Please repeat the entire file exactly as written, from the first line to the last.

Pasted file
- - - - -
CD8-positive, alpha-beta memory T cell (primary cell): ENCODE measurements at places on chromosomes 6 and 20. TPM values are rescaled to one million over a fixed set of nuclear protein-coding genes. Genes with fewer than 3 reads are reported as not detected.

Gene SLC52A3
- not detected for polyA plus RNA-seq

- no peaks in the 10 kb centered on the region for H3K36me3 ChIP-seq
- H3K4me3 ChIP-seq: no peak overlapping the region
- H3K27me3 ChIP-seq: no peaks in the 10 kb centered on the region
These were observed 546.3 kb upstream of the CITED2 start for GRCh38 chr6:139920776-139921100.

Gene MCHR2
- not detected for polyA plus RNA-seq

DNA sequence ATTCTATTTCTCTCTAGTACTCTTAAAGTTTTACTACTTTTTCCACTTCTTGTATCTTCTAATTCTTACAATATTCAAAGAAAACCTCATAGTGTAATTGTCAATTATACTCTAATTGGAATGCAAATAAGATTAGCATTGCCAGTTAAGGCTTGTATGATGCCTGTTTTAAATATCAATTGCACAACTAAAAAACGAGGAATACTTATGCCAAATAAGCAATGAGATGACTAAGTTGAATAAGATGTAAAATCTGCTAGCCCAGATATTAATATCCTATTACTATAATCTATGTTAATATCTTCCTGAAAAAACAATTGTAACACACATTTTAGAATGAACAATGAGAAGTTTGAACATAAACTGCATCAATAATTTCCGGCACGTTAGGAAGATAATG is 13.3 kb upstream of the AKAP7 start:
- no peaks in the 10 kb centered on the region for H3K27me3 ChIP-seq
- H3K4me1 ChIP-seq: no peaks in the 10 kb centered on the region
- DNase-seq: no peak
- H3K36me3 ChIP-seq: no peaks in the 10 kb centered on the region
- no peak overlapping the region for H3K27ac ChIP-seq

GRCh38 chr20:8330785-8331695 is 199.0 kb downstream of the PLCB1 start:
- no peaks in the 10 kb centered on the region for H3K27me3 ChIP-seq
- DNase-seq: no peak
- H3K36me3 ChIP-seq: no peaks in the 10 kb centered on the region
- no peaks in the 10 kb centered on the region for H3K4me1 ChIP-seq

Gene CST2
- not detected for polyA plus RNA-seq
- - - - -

CD8-positive, alpha-beta memory T cell (primary cell): ENCODE measurements at places on chromosomes 6 and 20. TPM values are rescaled to one million over a fixed set of nuclear protein-coding genes. Genes with fewer than 3 reads are reported as not detected.

Gene SLC52A3
- not detected for polyA plus RNA-seq

- no peaks in the 10 kb centered on the region for H3K36me3 ChIP-seq
- H3K4me3 ChIP-seq: no peak overlapping the region
- H3K27me3 ChIP-seq: no peaks in the 10 kb centered on the region
These were observed 546.3 kb upstream of the CITED2 start for GRCh38 chr6:139920776-139921100.

Gene MCHR2
- not detected for polyA plus RNA-seq

DNA sequence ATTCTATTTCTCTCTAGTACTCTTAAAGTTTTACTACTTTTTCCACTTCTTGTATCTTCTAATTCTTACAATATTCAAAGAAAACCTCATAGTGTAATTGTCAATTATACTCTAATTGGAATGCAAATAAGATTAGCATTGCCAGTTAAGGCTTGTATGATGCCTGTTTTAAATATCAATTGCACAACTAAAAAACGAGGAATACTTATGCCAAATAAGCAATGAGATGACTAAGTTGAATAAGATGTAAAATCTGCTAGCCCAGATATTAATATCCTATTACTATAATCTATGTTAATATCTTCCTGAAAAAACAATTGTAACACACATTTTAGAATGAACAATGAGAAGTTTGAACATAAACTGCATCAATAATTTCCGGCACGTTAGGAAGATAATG is 13.3 kb upstream of the AKAP7 start:
- no peaks in the 10 kb centered on the region for H3K27me3 ChIP-seq
- H3K4me1 ChIP-seq: no peaks in the 10 kb centered on the region
- DNase-seq: no peak
- H3K36me3 ChIP-seq: no peaks in the 10 kb centered on the region
- no peak overlapping the region for H3K27ac ChIP-seq

GRCh38 chr20:8330785-8331695 is 199.0 kb downstream of the PLCB1 start:
- no peaks in the 10 kb centered on the region for H3K27me3 ChIP-seq
- DNase-seq: no peak
- H3K36me3 ChIP-seq: no peaks in the 10 kb centered on the region
- no peaks in the 10 kb centered on the region for H3K4me1 ChIP-seq

Gene CST2
- not detected for polyA plus RNA-seq